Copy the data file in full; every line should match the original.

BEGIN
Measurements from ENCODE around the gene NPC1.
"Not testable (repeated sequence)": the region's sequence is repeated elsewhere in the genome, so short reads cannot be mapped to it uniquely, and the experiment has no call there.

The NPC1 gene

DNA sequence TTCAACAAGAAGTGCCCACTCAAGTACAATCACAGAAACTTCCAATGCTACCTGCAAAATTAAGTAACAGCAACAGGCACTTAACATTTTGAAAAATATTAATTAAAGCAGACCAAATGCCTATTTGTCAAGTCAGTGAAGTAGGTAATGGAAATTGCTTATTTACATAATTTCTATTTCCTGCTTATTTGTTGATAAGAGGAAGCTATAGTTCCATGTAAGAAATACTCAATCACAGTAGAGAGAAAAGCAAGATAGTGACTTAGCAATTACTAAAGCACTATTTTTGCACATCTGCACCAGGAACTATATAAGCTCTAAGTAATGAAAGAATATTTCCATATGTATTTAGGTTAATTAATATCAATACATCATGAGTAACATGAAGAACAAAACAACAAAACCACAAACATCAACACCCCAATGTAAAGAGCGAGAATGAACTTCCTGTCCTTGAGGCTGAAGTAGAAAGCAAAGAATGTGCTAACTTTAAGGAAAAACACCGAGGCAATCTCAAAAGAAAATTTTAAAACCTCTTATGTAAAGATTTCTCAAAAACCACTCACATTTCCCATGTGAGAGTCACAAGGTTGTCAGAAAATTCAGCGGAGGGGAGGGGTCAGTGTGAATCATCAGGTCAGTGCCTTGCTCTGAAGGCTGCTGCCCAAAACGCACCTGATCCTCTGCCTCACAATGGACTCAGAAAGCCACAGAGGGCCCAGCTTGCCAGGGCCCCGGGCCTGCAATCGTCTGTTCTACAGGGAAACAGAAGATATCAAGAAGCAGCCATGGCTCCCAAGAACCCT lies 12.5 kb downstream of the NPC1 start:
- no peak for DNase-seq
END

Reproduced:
Measurements from ENCODE around the gene NPC1.
"Not testable (repeated sequence)": the region's sequence is repeated elsewhere in the genome, so short reads cannot be mapped to it uniquely, and the experiment has no call there.

The NPC1 gene

DNA sequence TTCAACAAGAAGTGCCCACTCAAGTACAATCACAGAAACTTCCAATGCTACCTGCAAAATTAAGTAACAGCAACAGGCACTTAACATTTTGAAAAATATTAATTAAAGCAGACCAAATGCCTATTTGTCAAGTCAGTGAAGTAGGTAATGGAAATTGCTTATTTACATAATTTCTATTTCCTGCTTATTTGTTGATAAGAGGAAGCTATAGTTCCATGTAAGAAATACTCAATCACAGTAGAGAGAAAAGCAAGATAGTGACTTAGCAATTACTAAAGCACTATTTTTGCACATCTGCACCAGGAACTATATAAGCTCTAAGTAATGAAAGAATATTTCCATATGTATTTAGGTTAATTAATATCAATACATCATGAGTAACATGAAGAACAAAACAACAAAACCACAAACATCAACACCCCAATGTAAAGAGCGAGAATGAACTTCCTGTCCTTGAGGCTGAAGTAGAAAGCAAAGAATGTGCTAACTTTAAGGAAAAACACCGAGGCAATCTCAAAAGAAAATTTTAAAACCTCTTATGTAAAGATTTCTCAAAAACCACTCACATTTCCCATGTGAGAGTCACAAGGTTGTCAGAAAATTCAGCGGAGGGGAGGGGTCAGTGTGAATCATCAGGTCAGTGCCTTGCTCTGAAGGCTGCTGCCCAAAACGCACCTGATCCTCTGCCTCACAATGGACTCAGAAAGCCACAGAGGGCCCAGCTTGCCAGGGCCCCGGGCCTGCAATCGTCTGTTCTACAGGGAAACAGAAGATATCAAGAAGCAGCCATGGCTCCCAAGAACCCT lies 12.5 kb downstream of the NPC1 start:
- no peak for DNase-seq